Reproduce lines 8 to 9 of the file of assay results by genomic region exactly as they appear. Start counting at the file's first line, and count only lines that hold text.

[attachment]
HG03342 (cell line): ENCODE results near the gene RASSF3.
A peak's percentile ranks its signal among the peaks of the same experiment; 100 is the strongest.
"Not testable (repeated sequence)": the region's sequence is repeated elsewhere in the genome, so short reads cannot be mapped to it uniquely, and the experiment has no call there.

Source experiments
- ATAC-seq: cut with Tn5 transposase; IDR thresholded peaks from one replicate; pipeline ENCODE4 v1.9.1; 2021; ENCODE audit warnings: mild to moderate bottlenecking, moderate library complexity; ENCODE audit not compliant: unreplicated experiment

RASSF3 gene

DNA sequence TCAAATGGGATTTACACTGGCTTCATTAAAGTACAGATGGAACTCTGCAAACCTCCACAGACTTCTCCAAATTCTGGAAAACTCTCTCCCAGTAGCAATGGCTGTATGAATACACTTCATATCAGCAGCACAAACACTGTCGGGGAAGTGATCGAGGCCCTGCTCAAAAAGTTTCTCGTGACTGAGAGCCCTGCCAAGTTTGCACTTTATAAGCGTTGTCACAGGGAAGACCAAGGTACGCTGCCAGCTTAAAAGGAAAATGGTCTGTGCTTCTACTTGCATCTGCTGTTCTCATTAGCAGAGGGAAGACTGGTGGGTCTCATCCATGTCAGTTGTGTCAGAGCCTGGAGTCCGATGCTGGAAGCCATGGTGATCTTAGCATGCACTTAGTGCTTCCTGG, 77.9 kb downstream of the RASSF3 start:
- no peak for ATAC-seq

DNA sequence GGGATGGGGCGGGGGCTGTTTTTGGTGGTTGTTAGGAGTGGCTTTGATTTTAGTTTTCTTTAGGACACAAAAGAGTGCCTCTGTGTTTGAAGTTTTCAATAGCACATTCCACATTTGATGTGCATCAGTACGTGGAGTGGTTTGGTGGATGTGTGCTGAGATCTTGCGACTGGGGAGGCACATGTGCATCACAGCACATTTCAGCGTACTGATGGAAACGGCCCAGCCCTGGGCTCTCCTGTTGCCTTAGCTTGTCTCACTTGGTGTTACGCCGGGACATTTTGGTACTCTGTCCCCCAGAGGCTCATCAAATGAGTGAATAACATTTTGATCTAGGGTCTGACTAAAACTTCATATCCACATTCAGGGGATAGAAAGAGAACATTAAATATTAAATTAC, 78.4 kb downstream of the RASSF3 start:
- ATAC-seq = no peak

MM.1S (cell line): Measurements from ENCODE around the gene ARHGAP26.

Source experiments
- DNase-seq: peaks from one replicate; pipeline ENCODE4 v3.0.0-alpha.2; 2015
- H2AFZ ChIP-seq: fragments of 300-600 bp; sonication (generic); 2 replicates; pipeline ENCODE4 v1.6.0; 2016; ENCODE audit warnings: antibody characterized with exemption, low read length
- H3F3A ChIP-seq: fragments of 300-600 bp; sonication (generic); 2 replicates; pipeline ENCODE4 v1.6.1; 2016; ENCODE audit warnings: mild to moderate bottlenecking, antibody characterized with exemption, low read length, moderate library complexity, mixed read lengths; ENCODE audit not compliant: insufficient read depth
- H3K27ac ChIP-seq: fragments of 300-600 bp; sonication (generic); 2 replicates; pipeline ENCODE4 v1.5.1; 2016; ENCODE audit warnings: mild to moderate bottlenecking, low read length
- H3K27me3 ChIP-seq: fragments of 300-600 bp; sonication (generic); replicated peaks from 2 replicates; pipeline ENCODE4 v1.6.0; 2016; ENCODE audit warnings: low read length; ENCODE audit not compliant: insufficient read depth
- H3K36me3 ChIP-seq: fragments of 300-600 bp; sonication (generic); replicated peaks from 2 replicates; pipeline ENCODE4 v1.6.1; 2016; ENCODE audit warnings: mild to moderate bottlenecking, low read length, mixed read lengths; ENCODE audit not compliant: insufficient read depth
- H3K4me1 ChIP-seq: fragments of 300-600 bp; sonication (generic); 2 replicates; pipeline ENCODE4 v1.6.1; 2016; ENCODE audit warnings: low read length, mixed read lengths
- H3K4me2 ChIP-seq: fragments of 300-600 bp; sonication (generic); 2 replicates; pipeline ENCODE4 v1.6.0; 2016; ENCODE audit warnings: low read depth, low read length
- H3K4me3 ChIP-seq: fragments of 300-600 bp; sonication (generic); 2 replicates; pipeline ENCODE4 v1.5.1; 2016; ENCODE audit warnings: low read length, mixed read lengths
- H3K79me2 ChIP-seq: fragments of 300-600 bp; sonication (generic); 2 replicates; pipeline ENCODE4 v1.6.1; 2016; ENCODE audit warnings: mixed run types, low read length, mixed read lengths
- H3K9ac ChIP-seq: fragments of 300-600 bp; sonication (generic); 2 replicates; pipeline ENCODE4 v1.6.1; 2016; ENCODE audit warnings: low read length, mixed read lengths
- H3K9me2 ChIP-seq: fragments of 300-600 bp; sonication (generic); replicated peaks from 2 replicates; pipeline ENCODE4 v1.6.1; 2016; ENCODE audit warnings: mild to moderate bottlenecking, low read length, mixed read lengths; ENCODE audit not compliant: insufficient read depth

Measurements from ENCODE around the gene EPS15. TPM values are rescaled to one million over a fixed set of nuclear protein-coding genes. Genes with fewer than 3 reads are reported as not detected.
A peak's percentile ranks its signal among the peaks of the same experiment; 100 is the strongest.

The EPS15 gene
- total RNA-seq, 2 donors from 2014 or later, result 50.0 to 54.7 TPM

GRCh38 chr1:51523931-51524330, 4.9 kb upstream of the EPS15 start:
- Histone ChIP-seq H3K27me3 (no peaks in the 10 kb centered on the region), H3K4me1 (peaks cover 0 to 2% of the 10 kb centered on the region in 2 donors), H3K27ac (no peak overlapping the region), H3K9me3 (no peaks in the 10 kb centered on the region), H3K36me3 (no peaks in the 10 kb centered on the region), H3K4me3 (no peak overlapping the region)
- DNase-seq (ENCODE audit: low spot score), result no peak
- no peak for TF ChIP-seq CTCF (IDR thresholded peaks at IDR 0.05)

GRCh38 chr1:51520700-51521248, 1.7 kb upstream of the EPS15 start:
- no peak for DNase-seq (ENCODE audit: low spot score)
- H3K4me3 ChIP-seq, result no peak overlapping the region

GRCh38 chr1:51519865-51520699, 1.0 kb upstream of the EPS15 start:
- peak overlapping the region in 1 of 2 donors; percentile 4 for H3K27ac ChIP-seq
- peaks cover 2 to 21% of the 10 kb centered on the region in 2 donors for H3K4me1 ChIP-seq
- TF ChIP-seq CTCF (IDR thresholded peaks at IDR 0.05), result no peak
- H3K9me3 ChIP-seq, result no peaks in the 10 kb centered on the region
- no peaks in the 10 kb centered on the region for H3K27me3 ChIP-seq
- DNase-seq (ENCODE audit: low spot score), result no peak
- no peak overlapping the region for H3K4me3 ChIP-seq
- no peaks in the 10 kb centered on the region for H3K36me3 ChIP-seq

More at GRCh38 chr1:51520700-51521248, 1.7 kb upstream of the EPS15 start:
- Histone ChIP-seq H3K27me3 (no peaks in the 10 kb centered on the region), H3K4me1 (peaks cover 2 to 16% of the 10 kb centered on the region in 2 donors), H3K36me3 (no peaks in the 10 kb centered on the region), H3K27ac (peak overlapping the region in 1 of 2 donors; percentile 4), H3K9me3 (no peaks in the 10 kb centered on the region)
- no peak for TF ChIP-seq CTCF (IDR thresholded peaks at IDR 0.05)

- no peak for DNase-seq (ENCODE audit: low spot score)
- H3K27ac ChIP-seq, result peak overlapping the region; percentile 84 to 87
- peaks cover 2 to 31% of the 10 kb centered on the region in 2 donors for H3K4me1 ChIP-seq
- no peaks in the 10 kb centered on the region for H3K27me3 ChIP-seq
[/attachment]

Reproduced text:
- no peak for ATAC-seq

DNA sequence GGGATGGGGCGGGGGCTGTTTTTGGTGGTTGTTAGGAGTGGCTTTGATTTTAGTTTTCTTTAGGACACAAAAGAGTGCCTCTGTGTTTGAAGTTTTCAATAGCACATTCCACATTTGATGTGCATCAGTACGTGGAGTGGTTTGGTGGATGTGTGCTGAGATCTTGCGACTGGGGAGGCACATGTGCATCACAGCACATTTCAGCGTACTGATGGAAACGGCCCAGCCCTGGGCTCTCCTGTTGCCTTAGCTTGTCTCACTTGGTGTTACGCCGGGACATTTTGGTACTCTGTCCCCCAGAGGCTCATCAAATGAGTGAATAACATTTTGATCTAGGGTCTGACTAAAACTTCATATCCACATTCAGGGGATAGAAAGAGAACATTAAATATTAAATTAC, 78.4 kb downstream of the RASSF3 start: